Cricket - Arthur demands more from Australia

Australia coach Mickey Arthur has warned his players ahead of the the third Test against India that they must raise their game if they want to become the top-ranked team in Test cricket once more.

PA Sport
Cricket - Arthur demands more from Australia

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Shane Watson is one of the players punished for perceived indiscipline

Shane Watson, James Pattinson, Usman Khawaja and Mitchell Johnson were told earlier this week they would not be considered for the match after the team management opted to punish them for failing to make a presentation on how the side could improve following the heavy defeat in the second Test.

In his blog on, Arthur said: "Being late for a meeting, high skinfolds, wearing the wrong attire, back-chat or giving attitude are just some examples of these behavioural issues that have been addressed discretely but continue to happen."

Vice-captain Watson has since flown home to be with his pregnant wife, hinting he is now considering his future with the national team.

Australia skipper Michael Clarke suggested the sanction was imposed for more than one breach of discipline, and Arthur has also shed a little more light on what he perceives to be the problems within his squad.

He continued: "If we're deadly serious about getting back to number one in the world, all players need to raise the bar and lift their game. If not, we must be content at being number three or four or five in world cricket because we won't get any better. The players won't learn and we'll continue a vicious cycle.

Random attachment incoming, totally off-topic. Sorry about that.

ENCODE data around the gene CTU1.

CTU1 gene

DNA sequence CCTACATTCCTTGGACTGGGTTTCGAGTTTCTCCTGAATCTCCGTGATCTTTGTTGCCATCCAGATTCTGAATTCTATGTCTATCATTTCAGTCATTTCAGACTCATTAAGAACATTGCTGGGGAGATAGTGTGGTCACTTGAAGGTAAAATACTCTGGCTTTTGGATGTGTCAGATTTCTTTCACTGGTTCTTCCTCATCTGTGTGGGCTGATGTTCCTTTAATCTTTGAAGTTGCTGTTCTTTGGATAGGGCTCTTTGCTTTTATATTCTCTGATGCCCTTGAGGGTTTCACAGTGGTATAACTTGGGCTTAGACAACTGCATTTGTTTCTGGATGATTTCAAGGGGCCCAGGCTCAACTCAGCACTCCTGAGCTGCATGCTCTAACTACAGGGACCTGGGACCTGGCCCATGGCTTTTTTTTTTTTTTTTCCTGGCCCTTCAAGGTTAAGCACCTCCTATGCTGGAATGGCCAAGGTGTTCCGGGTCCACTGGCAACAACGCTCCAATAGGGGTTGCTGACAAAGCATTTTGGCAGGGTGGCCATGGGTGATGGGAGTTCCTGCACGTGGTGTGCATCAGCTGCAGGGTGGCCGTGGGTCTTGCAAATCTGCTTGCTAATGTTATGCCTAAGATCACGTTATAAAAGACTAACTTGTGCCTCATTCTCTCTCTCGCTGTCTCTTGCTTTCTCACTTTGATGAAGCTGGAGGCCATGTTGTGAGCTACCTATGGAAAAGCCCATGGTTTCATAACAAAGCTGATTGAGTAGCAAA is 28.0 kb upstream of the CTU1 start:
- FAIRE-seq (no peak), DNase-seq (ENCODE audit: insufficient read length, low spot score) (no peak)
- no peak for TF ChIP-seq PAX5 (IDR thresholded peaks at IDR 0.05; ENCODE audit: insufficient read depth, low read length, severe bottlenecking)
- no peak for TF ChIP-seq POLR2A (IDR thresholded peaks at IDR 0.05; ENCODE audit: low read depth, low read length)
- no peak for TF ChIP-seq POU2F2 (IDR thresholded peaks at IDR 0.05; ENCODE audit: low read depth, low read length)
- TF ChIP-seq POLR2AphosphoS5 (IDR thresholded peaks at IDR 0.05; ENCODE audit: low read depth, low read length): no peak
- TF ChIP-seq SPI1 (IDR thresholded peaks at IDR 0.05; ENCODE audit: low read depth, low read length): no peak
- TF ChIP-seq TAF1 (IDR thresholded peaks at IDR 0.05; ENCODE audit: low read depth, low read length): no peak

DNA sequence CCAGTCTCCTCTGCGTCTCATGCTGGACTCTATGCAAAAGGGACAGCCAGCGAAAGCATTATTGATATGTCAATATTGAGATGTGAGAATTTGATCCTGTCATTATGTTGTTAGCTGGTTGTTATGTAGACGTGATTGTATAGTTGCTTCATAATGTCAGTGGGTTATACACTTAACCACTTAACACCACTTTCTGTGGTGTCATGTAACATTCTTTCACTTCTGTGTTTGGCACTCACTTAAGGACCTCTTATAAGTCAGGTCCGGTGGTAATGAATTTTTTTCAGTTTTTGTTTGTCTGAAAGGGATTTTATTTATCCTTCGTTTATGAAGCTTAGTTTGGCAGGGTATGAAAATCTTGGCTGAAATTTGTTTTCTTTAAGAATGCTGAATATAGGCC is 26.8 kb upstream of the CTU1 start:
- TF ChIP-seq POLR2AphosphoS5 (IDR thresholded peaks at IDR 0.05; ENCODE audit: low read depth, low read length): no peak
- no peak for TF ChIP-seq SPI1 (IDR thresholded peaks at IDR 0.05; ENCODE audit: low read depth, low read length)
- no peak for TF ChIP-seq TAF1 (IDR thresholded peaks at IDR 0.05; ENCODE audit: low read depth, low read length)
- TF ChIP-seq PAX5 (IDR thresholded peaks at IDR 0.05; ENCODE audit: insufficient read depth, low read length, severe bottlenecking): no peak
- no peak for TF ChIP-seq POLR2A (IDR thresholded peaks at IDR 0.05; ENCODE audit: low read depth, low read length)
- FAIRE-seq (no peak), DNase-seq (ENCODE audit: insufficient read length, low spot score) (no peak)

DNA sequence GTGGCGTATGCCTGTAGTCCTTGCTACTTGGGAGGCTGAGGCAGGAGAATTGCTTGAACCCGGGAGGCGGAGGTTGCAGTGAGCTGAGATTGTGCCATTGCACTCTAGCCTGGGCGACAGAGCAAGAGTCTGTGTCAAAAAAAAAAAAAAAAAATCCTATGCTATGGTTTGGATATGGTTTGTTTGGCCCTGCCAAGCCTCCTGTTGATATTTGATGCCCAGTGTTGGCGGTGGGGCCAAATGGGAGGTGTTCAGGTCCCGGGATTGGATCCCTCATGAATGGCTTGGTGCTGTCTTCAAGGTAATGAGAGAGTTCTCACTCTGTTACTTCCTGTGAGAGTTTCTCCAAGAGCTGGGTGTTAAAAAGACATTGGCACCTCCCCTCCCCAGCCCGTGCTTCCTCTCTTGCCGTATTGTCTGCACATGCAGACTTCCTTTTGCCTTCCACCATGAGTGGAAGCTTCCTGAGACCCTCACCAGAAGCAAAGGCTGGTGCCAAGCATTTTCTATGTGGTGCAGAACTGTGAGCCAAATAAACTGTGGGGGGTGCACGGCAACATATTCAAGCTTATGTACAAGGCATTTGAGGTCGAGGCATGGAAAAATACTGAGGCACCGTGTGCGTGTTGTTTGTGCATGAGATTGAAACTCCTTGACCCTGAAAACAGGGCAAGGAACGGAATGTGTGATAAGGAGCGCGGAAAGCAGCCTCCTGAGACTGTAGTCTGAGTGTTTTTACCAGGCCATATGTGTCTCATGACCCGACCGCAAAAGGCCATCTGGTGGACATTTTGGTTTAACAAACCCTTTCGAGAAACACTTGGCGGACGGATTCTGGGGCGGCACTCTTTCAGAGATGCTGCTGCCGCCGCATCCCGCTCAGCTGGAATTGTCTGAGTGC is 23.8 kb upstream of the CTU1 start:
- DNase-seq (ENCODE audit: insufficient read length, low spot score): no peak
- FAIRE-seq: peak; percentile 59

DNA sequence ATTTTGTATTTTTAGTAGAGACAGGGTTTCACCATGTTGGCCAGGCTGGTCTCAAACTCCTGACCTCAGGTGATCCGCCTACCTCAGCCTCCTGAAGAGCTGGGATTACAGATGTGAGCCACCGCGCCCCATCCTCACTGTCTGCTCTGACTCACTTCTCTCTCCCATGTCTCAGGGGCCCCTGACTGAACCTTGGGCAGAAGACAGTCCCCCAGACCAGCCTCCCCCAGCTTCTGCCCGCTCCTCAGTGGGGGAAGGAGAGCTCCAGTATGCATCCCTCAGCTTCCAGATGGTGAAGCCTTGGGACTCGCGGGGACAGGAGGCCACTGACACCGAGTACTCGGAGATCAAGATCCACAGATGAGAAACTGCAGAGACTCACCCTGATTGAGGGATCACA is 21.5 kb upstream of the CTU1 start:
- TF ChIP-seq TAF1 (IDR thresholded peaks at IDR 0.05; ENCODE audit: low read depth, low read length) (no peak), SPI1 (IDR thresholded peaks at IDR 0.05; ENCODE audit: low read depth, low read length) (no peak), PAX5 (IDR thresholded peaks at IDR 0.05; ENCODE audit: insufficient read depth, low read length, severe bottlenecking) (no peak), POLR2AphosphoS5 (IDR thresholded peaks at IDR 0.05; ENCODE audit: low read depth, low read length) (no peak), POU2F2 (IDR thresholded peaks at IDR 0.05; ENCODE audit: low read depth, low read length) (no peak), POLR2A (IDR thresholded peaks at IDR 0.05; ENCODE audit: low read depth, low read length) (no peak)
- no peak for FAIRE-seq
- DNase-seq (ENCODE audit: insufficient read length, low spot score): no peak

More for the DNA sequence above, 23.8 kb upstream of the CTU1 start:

"Let's be absolutely clear. The decision to suspend Shane Watson, Mitchell Johnson, James Pattinson and Usman Khawaja for not adhering to a team request is the defining moment, but it has been a culmination of lots of small minor indiscretions that have built up to now."

Former South Africa mentor Arthur also admitted the past two days had been the toughest of his 11-year coaching career.

"The media reaction to this decision was like none I've seen in my coaching career and has certainly divided opinion," he said. "It is a strong message to everyone in Australian cricket that if you want to play for the Australian cricket team, then we demand excellence. Corner-cutting, taking short-cuts or arriving with a bad attitude will no longer be tolerated.

"We want to be the Spanish football team, Manchester United or McLaren of world cricket."

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